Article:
This week in regular news, we read that Marvel Universe is making a significant change to one of their characters; The Golden Globes air this Sunday, and plan to serve a meatless menu; Alex Trebek rehearses his final show; and the U.S. performed an airstrike. These news articles kept us on our toes, but we wanted to bring to attention to the news we always love – and that’s energy! Here are some of our favorite stories, and in case you missed our last Top 5, you can find it here.
5Penn State should lead the way for greener campuses across the country
Starting in the mid-1990s, a professor took it under his authority to improve the campus’s greenhouse emissions. A large part of convincing the university was reliant upon funding (loans that needed to be paid back in 10 years.) Proving that the campus could save money on energy in the long run by implementing environmental stewardship strategy was pertinent in launching the program. NPR tells the rest of the story here.
4Despite the doomsayers, this decade has been the best in human history
What doesn’t typically make headlines are good news stories. Albeit the occasional precious cat video, we mostly tune in to hear about disease, poverty, and climate change challenges. Thankfully, Matt Ridley, author of The Rational Optimist kept tabs on all the positive stories for us. Spectator USA shares the full article here.
3Pulling up to the gas pump can sometimes cause your heart to pump faster than usual
However, 2020 gas prices are projected to remain under the $3 mark. 2008, which marked a particularly high year at an average of $4.11 per gallon, and 2014 saw a spike at $3.36 per gallon (Hawaii and California still skew a bit higher). The reason we’re able to keep it at a predicted $2.6? Our nation’s oil production, which increased our energy independence and allowed us to export more than we imported for the first time in history last September. USA Today covers more on this, here.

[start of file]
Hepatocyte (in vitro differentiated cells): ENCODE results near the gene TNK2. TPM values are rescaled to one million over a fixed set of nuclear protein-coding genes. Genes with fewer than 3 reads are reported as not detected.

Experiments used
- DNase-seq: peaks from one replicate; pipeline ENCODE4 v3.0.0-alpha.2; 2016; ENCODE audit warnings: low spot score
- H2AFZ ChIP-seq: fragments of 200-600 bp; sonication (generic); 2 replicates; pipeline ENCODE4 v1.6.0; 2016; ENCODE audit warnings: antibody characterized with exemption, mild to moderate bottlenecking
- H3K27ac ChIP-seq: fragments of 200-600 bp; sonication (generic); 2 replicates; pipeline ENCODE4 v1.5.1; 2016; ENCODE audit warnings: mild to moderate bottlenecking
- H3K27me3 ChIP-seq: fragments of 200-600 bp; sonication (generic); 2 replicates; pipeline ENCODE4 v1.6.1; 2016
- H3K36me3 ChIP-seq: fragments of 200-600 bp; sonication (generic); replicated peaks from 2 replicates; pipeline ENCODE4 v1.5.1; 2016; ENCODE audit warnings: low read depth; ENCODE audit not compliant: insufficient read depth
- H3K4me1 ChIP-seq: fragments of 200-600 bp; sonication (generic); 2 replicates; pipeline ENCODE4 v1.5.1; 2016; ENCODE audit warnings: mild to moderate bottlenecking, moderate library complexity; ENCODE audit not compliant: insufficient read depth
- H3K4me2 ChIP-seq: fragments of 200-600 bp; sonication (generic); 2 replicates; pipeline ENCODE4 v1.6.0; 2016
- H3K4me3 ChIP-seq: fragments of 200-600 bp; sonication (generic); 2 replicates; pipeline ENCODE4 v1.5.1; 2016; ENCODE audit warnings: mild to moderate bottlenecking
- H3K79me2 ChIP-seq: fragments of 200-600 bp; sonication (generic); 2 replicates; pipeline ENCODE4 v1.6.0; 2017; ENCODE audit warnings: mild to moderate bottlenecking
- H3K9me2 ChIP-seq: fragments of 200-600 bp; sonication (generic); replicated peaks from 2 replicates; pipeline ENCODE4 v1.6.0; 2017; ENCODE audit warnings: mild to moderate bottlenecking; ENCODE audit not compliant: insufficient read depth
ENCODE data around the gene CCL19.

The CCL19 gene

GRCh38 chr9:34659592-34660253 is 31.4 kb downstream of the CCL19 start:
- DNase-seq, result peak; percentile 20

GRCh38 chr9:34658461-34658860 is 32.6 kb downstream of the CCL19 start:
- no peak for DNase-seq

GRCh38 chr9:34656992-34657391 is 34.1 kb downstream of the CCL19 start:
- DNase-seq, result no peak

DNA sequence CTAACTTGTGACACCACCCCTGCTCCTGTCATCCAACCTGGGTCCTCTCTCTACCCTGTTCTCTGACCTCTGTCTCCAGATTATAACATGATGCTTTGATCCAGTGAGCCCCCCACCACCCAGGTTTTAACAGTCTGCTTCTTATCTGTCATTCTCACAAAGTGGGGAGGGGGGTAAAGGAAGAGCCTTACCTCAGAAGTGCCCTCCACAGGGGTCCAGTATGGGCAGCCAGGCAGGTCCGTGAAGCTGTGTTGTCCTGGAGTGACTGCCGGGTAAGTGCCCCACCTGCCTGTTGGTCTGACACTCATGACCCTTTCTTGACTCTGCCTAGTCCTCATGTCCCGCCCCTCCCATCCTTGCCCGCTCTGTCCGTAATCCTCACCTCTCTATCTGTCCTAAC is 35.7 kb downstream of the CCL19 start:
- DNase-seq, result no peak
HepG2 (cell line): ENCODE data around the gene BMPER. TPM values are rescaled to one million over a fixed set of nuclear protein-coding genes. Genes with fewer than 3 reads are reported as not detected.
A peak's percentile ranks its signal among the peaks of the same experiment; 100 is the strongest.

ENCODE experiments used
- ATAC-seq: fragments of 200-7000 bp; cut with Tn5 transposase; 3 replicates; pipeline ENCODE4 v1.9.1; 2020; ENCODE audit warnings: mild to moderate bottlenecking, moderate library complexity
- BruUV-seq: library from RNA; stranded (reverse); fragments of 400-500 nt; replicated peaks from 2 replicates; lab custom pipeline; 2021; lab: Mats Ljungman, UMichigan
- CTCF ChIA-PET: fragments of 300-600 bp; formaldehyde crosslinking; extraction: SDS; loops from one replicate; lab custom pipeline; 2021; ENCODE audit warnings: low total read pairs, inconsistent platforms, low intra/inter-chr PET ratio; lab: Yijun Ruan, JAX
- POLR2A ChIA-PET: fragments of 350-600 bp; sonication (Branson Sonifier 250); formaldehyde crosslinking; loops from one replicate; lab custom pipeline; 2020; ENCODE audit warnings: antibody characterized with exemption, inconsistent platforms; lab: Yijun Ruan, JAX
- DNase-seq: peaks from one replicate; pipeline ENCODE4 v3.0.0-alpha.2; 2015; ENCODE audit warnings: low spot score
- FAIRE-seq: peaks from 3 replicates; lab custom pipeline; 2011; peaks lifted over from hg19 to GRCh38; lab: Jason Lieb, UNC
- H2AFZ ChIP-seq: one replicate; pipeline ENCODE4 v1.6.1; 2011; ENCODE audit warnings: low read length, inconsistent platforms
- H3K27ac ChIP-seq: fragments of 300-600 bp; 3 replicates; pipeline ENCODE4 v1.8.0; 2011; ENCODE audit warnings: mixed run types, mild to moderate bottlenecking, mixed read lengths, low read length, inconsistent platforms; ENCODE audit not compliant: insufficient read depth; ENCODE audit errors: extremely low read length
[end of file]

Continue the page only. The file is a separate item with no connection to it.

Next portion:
2California continues to remain in rolling blackout conditions, but this Native American tribe has a great energy solution
The Blue Lake Rancheria tribe built their own microgrid to bypass relying on local utilities. Microgrids continue to gain popularity, and this tribe is capitalizing on the trend. The Blue Lake Rancheria came through for the local community serving more than eight percent of Humboldt’s population amid the crisis. The Washington Post continues this article here.
1Plastics remain a plague in landfills and ocean, one solution – mealworms
Stanford researchers have successfully proved that mealworms can eat plastic AND Styrofoam. This is exciting news, but the best part is that the mealworms are still a viable, protein-rich snack for many reptiles, amphibians and birds. The Stanford News Services gives the details here.